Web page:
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  45. John Allen Tucker (2004). From Nativism to Numerology: Yamaga Soko's Final Excursion Into the Metaphysics of Change. Philosophy East and West 54 (2):194-217.score: 54.0
    : Most discussions of Yamaga Soko's philosophical development as a Confucian scholar in Tokugawa Japan suggest that in his later years he moved away from Confucianism and toward a religio-philosophical celebration of Japan's supposed uniqueness. It is shown here, however, that Soko's nativism, set forth in his Chucho jijitsu, was later eclipsed by his final philosophical work, the Gengen hakki, wherein he articulated a kind of naturalistic numerology, based vaguely on the Yijing. This shift in Soko's thought can be viewed (...)
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  46. M. Bonazzi (2012). Plutarch on the Difference Between the Pyrrhonists and the Academics. In Brad Inwood (ed.), Oxford Studies in Ancient Philosophy. Oxford University Press. 43--271.score: 54.0
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  47. Daryl H. Rice (1989). Critical Individualism: Whitehead's Metaphysics and Critique of Liberalism. [REVIEW] Journal of Value Inquiry 23 (2):85-97.score: 54.0
    Whitehead's metaphysics contains an accurate portrayal of concrete human existence - one which can serve as a ground for criticizing the abstractions into which liberalism has fallen. His critical individualism, his insistence both on the individual as the seat of all value and on our essential connectedness to one another in modern society, is a call for liberalism to restore concrete meaning to its fundamental notions of individuality and freedom. However, his suggestions that the core values of liberalism can (...)
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  48. Jeffrey R. Post (2007). The Productionist Metaphysics. Journal of Philosophical Research 32:349-361.score: 54.0
    In this essay, the philosophies of John Dewey and Martin Heidegger are compared specifically on the topic of the productionist metaphysics. In this comparison, the readings of Larry Hickman and Michael E. Zimmerman are utilized to highlight the noted philosophers’ views. In Hickman’s reading of Dewey, production is the key virtue of the entire pragmatic theory and the evolution of humanity through the improvement of technique and productivity the focus of human life.Hickman’s reading of Dewey, deemed the “technological” reading (...)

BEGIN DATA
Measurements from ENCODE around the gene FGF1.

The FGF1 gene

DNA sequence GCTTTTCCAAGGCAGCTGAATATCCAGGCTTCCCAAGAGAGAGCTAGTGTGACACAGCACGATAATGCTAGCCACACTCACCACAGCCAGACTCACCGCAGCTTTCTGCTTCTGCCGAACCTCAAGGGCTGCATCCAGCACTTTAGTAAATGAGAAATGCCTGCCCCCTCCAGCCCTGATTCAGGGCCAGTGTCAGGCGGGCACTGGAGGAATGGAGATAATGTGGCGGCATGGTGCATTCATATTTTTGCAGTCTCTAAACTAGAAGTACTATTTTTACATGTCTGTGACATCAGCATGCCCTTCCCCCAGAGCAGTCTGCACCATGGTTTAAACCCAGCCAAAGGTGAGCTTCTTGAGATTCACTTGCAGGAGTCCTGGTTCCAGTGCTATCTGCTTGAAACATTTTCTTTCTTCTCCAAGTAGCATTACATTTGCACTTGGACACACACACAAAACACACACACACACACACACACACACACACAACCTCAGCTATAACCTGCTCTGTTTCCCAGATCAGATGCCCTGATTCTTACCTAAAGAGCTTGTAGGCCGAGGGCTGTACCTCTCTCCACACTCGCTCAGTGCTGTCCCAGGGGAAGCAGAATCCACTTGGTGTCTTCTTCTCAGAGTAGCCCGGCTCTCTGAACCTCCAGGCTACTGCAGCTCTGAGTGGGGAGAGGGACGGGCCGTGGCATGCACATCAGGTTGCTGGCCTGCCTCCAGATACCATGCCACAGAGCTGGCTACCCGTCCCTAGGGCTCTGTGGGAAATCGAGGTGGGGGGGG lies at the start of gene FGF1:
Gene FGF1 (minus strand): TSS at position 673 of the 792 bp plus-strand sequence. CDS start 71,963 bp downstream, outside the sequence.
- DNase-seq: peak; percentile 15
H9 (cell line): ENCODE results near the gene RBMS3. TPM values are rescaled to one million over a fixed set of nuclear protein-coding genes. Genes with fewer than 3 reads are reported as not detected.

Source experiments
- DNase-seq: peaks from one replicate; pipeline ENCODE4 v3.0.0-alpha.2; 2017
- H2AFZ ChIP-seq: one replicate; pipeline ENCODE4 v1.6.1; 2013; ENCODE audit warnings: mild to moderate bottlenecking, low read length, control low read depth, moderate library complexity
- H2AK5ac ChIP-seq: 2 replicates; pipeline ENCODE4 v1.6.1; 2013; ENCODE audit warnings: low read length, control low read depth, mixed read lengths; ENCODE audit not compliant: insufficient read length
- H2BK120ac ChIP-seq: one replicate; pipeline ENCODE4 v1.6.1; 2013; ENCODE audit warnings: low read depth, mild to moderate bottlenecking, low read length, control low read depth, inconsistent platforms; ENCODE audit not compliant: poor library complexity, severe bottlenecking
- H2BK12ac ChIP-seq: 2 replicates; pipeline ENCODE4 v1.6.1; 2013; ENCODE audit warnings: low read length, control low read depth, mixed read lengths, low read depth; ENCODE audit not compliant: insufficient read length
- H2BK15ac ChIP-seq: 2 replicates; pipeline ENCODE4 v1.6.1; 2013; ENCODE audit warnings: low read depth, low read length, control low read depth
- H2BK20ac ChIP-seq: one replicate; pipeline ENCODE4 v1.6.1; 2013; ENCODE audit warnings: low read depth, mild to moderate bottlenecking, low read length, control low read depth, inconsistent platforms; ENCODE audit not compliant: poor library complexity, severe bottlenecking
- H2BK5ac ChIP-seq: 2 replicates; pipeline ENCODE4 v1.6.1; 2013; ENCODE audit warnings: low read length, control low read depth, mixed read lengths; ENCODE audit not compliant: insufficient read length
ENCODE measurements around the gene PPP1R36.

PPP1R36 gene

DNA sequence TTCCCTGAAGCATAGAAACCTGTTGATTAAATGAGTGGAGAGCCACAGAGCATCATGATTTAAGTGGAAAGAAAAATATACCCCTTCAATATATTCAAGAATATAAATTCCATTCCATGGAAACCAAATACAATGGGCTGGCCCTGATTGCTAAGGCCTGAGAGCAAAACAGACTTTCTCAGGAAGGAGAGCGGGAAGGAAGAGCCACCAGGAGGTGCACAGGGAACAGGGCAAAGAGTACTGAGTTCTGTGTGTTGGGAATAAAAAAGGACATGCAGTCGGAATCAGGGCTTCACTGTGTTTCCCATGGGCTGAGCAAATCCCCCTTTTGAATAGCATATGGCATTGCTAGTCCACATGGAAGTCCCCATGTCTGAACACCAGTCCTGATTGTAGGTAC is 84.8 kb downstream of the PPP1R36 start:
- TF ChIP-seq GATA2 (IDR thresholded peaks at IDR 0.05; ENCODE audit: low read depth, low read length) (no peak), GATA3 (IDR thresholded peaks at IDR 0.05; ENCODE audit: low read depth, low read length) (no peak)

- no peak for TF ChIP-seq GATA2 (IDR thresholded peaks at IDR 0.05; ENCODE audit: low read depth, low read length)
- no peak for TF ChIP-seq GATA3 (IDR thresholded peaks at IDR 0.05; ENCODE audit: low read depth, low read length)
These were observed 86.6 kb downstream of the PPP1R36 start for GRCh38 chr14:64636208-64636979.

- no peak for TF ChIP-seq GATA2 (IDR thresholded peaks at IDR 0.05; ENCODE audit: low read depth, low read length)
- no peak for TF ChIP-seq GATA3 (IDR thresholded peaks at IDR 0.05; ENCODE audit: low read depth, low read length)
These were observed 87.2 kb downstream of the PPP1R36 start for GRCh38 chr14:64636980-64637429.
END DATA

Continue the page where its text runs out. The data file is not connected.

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  49. George Boys-Stones (2012). Harpocration of Argos: Etymology and Metaphysics in the Platonist Revival. Journal of Hellenic Studies 132 (1):1-6.score: 54.0
    This paper shows that our principal ancient source for the metaphysical views of the second-century Platonist Harpocration of Argos drew on his interpretation of Plato's Cratylus. This is important because there is no other evidence of the Cratylus being read for its metaphysical content until Proclus, 300 years later. It also changes our understanding of Harpocration: he is generally supposed to share the metaphysical views of Numenius, but his exegesis of the Cratylus reveals him to be a faithful student (...)
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  50. Wayne J. Hankey (2004). Why Heidegger's “History” of Metaphysics is Dead. American Catholic Philosophical Quarterly 78 (3):425-443.score: 54.0
    I outline features of the emerging consensus that philosophy has now liberated itself from the horizon of onto-theology with respect to the history of metaphysics. I draw on Jean-Marc Narbonne, Hénologie, Ontologie et Ereignis (Plotin-Proclus-Heidegger), conferences presented at La métaphysique: son histoire, sa critique, ses enjeux held at Laval University in 1998, and other recent work, showingwhy Heidegger’s horizon does not encompass ancient or medieval Platonic or Aristotelian philosophy. Noting that both French Neoplatonic studies after Bréhier and Heidegger (...)